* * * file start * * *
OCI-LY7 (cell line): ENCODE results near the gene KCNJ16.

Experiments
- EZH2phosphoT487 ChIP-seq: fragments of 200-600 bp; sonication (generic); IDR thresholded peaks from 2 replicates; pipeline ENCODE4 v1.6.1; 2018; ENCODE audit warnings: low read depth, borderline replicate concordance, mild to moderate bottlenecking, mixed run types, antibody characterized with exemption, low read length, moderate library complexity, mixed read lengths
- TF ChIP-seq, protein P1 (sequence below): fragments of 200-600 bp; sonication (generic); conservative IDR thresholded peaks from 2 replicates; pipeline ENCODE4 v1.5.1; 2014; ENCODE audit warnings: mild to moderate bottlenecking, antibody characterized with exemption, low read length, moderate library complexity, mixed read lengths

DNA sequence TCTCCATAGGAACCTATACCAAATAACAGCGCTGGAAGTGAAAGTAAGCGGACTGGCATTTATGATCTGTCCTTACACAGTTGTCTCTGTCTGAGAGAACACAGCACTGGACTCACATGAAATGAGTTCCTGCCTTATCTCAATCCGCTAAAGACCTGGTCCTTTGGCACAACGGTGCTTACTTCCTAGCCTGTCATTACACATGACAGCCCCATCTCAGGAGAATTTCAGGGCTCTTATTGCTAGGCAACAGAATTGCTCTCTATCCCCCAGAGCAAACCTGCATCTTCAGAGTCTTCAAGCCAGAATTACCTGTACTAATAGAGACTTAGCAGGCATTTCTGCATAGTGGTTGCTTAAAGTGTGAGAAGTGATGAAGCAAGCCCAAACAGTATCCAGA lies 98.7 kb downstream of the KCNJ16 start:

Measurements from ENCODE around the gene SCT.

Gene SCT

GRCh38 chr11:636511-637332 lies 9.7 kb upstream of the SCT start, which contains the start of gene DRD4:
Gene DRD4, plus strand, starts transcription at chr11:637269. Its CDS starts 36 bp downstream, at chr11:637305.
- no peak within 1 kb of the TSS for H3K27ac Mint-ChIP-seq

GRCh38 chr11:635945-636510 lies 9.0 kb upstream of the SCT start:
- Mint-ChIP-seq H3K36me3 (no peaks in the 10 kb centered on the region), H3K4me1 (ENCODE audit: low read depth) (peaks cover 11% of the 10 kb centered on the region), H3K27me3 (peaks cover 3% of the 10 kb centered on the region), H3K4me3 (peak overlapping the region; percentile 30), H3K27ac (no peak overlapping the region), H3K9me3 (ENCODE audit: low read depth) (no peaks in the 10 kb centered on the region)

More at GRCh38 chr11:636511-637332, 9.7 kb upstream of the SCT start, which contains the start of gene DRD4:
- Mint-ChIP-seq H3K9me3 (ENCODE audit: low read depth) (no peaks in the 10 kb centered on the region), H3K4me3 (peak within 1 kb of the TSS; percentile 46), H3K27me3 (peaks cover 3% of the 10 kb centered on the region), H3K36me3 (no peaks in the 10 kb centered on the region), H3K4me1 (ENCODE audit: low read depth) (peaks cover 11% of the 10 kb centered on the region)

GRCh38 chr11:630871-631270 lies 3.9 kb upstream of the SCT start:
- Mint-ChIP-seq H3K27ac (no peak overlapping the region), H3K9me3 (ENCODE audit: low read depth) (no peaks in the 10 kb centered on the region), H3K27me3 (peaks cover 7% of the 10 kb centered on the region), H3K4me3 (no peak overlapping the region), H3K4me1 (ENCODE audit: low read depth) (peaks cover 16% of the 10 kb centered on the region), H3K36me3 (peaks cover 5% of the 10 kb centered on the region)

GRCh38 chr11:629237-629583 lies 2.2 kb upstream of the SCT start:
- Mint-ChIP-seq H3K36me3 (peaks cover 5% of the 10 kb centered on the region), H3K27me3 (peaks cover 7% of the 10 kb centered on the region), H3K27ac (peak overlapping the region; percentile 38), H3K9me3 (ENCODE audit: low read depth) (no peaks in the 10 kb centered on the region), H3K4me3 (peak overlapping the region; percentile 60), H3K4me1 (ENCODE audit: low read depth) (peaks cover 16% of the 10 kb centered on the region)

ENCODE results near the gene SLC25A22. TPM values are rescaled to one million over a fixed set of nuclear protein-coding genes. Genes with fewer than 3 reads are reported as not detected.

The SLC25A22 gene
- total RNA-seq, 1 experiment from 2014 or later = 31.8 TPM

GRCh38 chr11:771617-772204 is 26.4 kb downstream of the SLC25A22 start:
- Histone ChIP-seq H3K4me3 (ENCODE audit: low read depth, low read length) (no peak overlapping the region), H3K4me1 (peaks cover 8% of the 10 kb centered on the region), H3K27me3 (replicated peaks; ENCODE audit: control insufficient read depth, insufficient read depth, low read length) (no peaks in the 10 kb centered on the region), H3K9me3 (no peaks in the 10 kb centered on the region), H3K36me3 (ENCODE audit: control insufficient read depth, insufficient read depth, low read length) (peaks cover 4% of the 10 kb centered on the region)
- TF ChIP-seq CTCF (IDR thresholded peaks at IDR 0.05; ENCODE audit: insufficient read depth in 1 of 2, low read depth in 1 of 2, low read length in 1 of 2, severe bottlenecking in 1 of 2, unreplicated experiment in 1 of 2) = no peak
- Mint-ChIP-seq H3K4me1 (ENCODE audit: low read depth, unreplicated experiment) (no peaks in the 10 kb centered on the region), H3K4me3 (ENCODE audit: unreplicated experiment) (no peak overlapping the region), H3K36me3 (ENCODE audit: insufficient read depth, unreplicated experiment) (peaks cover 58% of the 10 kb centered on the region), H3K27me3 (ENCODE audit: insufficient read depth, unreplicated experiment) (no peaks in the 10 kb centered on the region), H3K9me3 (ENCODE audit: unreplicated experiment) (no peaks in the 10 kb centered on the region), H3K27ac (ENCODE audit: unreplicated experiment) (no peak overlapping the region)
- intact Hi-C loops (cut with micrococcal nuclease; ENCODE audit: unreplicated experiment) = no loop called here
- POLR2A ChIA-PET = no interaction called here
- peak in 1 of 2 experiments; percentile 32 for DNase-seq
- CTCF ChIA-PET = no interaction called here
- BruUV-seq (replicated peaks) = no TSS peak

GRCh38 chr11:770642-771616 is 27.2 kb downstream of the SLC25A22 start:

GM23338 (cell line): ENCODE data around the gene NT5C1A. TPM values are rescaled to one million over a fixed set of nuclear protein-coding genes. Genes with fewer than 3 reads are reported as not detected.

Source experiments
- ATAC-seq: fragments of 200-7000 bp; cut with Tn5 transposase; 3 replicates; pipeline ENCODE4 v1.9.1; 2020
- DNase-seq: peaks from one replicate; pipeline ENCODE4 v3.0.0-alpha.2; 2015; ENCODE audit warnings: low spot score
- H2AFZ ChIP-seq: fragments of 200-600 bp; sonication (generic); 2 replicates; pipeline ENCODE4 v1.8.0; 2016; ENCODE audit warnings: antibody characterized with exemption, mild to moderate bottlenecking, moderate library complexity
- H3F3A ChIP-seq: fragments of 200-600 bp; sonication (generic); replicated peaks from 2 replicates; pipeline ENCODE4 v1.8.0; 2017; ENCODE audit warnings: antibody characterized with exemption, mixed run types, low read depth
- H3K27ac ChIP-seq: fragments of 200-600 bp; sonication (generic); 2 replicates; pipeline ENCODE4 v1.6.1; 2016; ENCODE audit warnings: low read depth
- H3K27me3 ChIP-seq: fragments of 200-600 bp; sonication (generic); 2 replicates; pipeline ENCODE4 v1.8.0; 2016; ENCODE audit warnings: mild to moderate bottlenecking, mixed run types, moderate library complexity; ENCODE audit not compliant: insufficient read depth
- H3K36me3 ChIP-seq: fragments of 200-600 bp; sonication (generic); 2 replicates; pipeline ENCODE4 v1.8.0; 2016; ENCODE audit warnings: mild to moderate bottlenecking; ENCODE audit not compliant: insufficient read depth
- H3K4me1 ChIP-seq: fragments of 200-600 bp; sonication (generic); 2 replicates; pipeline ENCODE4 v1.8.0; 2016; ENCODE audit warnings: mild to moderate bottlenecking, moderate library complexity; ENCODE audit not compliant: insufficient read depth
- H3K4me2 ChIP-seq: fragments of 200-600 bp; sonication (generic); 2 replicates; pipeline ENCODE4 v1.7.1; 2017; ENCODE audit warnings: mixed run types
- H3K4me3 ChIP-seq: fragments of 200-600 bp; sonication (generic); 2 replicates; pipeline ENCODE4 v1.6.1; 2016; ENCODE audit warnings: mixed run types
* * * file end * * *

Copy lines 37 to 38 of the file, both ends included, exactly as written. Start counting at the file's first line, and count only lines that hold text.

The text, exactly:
- H3F3A ChIP-seq: fragments of 200-600 bp; sonication (generic); replicated peaks from 2 replicates; pipeline ENCODE4 v1.8.0; 2017; ENCODE audit warnings: antibody characterized with exemption, mixed run types, low read depth
- H3K27ac ChIP-seq: fragments of 200-600 bp; sonication (generic); 2 replicates; pipeline ENCODE4 v1.6.1; 2016; ENCODE audit warnings: low read depth